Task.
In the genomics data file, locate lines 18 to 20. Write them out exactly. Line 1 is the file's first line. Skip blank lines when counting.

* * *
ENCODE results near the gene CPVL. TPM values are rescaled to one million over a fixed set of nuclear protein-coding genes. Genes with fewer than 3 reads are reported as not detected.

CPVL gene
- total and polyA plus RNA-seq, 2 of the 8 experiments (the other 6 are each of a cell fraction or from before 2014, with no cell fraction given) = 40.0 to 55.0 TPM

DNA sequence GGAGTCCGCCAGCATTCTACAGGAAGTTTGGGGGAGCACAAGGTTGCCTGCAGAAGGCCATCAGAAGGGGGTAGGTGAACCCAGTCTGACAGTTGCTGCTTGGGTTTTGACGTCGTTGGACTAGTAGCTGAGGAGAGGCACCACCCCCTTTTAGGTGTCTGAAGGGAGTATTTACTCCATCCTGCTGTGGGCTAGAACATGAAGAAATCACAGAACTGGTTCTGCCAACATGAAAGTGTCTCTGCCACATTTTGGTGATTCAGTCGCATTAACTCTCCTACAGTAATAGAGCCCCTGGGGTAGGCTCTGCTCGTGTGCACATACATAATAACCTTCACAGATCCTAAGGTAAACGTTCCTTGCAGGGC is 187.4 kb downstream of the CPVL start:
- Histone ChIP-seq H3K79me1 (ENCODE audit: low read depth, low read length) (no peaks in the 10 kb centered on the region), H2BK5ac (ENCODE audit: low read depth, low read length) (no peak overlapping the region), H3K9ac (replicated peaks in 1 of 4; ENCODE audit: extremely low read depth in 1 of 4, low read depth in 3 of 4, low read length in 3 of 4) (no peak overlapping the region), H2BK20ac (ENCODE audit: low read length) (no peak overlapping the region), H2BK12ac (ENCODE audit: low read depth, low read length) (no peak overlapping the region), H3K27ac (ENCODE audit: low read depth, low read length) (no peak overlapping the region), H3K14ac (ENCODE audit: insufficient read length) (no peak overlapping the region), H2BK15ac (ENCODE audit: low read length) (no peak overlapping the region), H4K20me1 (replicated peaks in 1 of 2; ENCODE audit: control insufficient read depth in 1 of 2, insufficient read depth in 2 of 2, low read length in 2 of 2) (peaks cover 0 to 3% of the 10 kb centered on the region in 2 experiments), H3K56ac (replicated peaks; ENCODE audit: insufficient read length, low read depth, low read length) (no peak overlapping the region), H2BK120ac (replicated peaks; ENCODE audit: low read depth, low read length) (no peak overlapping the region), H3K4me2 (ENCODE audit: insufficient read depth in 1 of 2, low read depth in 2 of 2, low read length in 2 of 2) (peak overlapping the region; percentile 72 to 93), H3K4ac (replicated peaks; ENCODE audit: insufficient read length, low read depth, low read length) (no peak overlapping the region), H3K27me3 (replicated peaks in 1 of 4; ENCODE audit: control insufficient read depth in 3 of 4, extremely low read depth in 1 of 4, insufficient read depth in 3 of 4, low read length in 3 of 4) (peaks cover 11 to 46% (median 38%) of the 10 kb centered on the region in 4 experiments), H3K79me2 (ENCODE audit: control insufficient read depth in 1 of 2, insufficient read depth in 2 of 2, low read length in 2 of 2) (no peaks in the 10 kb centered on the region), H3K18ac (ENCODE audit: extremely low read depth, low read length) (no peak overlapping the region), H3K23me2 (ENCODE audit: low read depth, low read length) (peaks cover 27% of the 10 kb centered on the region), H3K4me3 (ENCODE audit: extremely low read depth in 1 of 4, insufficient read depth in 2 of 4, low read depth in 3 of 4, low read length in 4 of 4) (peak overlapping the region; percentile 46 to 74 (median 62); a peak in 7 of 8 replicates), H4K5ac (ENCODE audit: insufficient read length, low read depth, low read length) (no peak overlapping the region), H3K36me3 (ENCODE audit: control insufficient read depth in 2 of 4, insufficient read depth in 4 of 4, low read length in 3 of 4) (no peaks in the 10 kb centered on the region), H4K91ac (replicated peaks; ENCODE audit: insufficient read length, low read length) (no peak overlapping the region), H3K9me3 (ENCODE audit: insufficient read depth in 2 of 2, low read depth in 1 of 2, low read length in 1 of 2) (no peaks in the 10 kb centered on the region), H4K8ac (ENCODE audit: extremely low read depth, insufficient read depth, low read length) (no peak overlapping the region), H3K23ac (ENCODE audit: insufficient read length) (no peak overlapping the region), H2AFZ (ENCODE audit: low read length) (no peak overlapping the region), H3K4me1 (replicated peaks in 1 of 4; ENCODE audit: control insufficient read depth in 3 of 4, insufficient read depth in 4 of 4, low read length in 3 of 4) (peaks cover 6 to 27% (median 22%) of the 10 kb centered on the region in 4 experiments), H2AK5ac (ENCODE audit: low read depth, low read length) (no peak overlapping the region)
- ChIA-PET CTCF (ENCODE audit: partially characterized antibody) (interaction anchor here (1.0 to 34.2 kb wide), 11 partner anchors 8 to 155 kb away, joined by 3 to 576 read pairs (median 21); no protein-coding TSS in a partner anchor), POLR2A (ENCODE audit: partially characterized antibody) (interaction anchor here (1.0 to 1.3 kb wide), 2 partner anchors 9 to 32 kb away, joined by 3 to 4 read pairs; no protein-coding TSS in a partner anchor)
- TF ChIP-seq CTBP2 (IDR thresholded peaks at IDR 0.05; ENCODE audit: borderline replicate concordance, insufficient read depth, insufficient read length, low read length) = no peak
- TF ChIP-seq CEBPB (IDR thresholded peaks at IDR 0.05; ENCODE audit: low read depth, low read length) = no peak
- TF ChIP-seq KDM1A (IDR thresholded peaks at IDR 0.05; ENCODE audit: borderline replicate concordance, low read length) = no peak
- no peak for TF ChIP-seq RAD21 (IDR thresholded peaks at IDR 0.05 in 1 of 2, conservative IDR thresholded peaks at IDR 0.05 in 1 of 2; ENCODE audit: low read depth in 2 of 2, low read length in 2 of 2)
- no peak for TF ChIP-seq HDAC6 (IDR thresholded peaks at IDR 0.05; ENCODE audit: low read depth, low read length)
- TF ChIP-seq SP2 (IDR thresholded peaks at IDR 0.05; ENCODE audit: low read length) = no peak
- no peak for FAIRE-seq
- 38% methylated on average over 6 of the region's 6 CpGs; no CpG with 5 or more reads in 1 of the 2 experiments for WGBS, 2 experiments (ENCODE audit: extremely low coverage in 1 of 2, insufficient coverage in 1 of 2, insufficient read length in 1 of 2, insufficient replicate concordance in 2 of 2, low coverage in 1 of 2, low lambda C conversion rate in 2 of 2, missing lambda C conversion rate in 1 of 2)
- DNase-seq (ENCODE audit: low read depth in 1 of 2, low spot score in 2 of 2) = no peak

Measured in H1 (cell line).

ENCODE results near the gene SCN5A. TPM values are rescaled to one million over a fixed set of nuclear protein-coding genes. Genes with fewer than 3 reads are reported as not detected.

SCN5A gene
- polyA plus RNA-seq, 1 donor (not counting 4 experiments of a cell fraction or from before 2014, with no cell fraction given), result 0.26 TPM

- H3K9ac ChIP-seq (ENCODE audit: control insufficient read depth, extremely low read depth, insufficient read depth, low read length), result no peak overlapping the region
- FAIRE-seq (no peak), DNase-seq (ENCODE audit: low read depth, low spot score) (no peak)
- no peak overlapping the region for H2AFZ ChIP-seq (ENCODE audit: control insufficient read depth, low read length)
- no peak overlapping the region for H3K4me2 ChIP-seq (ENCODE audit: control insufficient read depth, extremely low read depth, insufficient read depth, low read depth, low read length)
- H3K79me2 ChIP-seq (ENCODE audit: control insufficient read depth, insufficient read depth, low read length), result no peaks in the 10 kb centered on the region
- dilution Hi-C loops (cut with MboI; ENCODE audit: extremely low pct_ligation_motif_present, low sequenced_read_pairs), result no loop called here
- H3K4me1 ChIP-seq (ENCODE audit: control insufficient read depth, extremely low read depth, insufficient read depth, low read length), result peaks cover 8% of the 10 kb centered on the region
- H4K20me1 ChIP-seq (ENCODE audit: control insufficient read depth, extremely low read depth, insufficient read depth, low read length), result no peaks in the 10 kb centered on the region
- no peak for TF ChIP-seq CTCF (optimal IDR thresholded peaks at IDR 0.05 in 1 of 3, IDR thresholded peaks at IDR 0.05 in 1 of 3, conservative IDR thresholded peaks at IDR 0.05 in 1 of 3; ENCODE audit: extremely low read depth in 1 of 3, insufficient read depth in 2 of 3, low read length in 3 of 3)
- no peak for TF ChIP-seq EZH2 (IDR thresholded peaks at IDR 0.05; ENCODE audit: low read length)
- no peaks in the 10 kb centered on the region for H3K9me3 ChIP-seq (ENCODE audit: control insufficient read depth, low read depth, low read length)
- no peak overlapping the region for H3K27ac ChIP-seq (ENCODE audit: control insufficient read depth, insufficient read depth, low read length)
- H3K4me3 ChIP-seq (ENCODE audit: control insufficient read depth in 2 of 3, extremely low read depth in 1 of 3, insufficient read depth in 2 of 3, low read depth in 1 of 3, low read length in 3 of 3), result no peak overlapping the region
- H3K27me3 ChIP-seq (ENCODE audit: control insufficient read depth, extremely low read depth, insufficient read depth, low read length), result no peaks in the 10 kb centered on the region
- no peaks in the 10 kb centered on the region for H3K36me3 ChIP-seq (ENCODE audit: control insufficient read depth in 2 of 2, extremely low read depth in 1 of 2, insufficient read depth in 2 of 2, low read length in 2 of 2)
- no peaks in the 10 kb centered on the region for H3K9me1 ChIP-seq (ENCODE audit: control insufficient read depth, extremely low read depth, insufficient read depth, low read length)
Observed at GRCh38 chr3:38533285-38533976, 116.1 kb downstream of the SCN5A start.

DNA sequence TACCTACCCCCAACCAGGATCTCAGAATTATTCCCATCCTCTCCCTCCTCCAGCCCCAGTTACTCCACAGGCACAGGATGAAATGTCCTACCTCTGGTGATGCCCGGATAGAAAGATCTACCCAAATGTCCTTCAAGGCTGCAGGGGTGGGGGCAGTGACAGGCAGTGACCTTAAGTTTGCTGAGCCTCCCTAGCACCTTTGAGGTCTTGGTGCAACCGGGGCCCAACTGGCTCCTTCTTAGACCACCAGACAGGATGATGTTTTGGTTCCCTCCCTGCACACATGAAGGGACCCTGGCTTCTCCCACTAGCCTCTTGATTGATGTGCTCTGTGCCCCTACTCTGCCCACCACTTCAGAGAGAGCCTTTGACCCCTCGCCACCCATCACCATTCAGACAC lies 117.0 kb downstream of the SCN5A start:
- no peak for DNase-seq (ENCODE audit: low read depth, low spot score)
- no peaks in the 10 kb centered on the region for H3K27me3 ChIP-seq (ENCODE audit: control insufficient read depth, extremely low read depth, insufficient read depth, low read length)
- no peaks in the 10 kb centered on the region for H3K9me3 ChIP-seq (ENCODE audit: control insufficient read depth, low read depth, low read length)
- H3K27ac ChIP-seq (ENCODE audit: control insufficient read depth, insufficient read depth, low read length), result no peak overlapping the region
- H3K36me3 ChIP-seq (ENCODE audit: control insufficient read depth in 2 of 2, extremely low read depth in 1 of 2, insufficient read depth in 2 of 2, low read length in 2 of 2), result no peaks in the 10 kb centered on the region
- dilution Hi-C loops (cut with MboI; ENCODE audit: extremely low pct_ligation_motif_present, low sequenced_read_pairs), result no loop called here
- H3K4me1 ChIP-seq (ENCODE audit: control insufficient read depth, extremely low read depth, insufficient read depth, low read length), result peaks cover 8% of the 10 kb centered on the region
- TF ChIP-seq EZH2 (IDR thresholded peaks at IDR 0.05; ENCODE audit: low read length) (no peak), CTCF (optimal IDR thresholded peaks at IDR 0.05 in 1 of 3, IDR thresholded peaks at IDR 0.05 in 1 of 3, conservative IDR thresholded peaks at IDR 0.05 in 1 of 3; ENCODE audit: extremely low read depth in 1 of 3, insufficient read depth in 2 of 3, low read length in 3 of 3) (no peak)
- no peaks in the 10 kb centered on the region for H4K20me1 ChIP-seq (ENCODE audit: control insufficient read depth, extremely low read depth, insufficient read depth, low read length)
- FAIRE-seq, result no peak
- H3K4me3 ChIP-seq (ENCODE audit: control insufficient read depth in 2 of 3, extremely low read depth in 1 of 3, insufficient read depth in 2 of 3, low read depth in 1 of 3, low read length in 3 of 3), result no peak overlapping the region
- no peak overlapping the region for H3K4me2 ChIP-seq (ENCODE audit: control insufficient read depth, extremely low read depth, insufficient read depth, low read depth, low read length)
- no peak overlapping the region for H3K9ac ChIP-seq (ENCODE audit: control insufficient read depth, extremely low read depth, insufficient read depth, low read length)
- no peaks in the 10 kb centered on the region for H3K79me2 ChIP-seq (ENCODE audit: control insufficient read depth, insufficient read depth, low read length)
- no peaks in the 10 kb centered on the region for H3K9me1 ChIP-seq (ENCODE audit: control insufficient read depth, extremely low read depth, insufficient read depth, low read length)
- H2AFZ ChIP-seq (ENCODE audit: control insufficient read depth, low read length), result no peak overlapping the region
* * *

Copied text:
SCN5A gene
- polyA plus RNA-seq, 1 donor (not counting 4 experiments of a cell fraction or from before 2014, with no cell fraction given), result 0.26 TPM

- H3K9ac ChIP-seq (ENCODE audit: control insufficient read depth, extremely low read depth, insufficient read depth, low read length), result no peak overlapping the region